What Is Primary Hyperoxaluria Type 1?
Primary Hyperoxaluria Type 1 (PH1) is an inherited disease caused by mutations in the AGXT gene in which the deficiency of a particular liver enzyme causes the body to accumulate excess amounts of a substance called oxalate. Excess oxalate leads to a buildup of insoluble calcium salts in the kidneys and other organs, resulting in progressive organ damage. Accumulation of calcium oxalate in the kidneys may cause kidney stones and progressive kidney failure. Deposits in the urinary tract can lead to difficulty with urination, blood in the urine, and recurrent urinary tract infections. Insoluble calcium deposits in other body tissues can lead to bone pain; vision loss; tingling, numbness, or pain in the extremities; enlargement of the liver and spleen; and problems with the electrical system of the heart (heart block).
The majority of affected individuals develop symptoms of the condition between birth and the age of 25, although later onset is possible. In roughly 20% of affected individuals, symptoms of PH1 develop by six months of age. Patients with this severe form often develop early end-stage kidney disease, occasionally within the first year of life. More than half of individuals with PH1 have disease onset in childhood or adolescence. In those with onset in adolescence, the most common presentation is kidney stones. In contrast, those who present earlier in childhood commonly experience difficulty with urination, blood in the urine, and have recurrent urinary tract infections. Some affected individuals do not show symptoms until their forties or fifties.
How Common Is Primary Hyperoxaluria Type 1?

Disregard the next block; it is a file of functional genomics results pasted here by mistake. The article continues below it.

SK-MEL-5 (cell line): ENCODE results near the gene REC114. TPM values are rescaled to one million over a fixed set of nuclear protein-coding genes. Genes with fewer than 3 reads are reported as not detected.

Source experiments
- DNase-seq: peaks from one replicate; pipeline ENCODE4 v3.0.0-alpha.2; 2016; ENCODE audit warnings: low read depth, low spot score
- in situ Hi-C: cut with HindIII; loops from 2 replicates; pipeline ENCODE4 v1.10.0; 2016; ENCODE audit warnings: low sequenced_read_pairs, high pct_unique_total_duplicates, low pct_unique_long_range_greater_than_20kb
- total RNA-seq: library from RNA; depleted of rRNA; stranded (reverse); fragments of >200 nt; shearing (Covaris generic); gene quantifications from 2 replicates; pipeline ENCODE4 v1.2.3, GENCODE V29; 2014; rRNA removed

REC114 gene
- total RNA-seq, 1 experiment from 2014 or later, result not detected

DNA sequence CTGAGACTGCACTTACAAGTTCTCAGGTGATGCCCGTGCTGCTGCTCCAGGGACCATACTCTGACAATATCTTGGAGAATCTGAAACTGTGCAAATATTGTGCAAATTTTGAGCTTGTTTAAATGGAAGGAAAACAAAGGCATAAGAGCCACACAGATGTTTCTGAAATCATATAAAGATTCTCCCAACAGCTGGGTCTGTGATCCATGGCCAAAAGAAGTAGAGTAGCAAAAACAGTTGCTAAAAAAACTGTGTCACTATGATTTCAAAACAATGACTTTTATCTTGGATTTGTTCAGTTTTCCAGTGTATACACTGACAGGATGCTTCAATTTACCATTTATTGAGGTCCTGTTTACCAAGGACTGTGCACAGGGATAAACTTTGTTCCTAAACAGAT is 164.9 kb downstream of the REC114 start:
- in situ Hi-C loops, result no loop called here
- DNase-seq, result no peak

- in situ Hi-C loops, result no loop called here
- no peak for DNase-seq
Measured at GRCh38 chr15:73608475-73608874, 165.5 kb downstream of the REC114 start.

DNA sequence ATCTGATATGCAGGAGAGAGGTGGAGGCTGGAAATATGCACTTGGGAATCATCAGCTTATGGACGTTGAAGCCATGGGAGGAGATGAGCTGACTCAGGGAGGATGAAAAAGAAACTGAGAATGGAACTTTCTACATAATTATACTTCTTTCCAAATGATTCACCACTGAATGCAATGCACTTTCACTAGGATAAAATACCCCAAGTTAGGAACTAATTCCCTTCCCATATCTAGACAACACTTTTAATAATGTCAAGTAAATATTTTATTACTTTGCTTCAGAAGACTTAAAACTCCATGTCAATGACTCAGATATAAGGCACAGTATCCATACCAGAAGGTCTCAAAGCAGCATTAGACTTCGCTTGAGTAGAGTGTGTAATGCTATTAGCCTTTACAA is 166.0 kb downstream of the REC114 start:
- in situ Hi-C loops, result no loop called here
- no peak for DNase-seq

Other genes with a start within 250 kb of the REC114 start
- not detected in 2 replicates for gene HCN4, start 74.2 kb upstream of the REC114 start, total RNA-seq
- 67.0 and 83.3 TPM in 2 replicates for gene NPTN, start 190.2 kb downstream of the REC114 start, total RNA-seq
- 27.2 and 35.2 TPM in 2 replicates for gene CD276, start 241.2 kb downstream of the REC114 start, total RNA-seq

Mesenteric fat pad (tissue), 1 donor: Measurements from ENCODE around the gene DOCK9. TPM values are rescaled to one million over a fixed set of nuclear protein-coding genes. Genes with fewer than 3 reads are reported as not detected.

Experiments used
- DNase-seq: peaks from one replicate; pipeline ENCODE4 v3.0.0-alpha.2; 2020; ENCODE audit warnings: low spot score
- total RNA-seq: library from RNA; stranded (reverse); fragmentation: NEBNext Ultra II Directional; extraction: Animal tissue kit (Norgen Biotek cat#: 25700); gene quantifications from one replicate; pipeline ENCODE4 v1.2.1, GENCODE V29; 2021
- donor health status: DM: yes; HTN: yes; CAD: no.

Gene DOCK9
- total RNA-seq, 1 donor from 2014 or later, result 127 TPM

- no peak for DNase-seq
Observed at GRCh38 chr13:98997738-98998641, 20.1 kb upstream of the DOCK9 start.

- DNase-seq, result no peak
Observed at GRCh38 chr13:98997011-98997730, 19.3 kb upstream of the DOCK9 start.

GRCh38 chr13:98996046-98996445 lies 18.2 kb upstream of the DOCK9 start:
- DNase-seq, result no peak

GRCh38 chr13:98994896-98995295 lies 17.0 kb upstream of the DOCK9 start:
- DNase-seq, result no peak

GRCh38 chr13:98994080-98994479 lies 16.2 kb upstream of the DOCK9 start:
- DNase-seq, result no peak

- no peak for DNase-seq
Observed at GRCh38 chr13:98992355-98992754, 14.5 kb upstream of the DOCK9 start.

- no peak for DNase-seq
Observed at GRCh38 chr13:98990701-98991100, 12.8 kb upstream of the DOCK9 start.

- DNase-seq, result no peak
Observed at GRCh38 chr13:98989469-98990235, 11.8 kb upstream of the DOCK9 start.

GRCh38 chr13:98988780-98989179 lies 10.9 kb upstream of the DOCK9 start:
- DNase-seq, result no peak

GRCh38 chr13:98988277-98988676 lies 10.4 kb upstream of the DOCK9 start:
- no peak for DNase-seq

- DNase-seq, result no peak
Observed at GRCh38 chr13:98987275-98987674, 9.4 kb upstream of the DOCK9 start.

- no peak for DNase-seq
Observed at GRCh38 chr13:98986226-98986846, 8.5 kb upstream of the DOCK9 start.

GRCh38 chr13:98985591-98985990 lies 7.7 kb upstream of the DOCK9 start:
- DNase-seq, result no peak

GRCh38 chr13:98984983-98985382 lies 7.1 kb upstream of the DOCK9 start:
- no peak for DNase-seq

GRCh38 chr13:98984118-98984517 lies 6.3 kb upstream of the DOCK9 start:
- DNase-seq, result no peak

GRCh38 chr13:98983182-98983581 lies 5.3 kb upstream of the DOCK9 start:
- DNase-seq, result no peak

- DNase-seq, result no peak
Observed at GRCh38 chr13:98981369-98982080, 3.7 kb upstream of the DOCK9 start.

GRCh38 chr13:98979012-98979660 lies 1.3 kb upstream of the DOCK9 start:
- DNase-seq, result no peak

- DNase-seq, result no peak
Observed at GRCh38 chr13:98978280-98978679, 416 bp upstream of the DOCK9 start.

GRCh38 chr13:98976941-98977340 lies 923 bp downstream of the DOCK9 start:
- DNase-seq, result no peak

The overall prevalence of PH1 ranges from 1 in 1,000,000 to 3 in 1,000,000 individuals. It may be more common in Tunisia, Iran, and Israeli Arab and Druze populations.
How Is Primary Hyperoxaluria Type 1 Treated?
Treatments for PH1 are mainly aimed at preventing the formation and deposition of calcium oxalate. Increased fluid intake is extremely important. Calcium-oxalate crystallization inhibitors (i.e., potassium or sodium citrate, orthophosphate, and magnesium) and dietary interventions may be recommended. Supplementation with vitamin B6 (pyridoxine) is effective in approximately 30% of patients.
Early liver transplantation or transplantation of both the liver and kidneys is an option. Because a deficient liver enzyme leads to kidney failure, early liver transplantation may avoid the need for a kidney transplant. Kidney transplantation alone is not sufficient, as the affected liver could destroy the new kidneys as well.
Individuals with PH1 should avoid extremely large doses of vitamin C as well as foods high in oxalate, including chocolate, rhubarb, and starfruit.
What Is the Prognosis for an Individual with Primary Hyperoxaluria Type 1?
The prognosis for an individual with PH1 is variable and depends on how early the disease is detected and treated. Without treatment, PH1 leads to progressive kidney failure and eventually death. For most patients, end-stage kidney disease occurs in the third to the fifth decade. However, approximately 80% of patients with onset in infancy will be diagnosed with end-stage kidney disease by the age of 3. For those with onset in childhood, 50% will develop end-stage kidney disease by the age of 15. Death in the first decade of life is possible for those with early-onset disease.
Following organ transplant, some individuals with PH1 have lived normal or near-normal lifespans.